A flock of creatures rests on tree trunks in a dark winter forest in the Netherlands. The creatures glow red, responding to each other–conversing through light. Their flickering appears random, but step back, and a pattern begins to emerge.
The creatures aren’t bugs or birds–they’re robots that the Netherlands-based artist collective WERC installed and programmed to constantly interact with each other. The robotic swarm–called Pixi–was on display in the Buitencentrum Boomkroonpad forest area near the village of Drouwen in the Netherlands as a nighttime installation in the fall and winter of 2017. They were inactive during the day, preserving their batteries, but at night they came alive.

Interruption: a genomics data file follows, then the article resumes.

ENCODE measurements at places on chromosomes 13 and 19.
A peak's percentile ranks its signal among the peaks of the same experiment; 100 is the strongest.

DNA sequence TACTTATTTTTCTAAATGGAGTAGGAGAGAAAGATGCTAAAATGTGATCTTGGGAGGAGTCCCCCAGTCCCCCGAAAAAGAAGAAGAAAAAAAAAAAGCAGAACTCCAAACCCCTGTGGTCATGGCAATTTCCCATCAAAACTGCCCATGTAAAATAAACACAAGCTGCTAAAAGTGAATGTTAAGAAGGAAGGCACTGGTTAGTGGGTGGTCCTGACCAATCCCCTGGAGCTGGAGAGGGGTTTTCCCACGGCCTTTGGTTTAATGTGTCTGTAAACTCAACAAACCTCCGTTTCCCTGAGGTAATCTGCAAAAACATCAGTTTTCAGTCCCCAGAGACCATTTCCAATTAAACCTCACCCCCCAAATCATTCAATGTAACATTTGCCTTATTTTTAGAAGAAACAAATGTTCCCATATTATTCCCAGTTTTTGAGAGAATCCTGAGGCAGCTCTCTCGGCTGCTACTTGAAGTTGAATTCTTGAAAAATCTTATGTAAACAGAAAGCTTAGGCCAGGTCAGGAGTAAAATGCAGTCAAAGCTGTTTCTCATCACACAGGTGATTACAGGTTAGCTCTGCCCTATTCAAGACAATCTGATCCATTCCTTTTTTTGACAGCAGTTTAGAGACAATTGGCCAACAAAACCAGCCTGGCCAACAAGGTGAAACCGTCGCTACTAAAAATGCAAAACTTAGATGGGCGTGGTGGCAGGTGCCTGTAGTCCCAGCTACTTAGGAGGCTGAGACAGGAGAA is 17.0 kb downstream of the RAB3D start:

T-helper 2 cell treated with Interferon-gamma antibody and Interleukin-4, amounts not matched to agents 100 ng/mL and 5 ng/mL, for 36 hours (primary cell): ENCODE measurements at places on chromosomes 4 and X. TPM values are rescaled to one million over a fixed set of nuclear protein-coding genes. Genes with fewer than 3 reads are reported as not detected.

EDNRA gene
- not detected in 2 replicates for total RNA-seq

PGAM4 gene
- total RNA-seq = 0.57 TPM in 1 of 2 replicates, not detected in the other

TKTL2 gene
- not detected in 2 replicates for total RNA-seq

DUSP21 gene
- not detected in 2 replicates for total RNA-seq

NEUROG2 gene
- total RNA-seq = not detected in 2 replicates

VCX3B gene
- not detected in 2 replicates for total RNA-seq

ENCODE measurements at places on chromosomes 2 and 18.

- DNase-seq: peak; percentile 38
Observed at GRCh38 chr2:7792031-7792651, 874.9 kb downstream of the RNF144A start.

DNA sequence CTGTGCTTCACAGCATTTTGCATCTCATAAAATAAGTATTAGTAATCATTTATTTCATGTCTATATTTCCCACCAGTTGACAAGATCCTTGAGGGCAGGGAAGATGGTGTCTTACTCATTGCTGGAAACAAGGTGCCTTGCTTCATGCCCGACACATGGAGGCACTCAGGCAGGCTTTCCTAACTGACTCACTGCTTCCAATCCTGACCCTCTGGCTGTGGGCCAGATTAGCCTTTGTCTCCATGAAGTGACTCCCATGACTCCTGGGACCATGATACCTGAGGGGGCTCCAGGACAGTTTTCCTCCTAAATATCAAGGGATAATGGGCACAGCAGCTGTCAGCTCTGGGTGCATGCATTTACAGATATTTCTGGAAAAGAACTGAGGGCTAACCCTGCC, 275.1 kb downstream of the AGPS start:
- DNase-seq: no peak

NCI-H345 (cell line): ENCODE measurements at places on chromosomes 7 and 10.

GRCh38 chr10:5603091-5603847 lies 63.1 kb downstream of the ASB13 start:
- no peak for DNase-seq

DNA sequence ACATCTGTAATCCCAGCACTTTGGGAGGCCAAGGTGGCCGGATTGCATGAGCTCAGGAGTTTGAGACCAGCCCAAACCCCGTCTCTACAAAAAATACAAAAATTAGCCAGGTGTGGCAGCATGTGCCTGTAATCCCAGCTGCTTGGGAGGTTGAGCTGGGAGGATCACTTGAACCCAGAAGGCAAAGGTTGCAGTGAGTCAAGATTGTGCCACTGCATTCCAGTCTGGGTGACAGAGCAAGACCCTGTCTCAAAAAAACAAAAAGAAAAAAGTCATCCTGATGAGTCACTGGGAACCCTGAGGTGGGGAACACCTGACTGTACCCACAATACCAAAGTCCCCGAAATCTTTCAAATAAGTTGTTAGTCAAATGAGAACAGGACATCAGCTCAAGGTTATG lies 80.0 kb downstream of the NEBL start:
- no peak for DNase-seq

Thousands of wooden hexagonal robots were outfitted with blinking red lights and secured to tree trunks. Once initiated by a visitor entering with a specialized lantern, the Pixies begin to pass signals to each other. Controlled by a microprocessor that contains a set of rules that dictate its behavior, each robot acts based on what messages it receives from its neighbors, which it interprets as speed, duration, intensity, and color of light. As it blinks, it sends out more messages to its neighbors, passing along instructions based on internal code. When viewed up close, the bots’ blinking patterns don’t make much sense–but when viewed from far away, they turn into large-scale patterns. It’s almost like how flocks of birds, swarms of fireflies, or schools of fish act–individually, but in unison.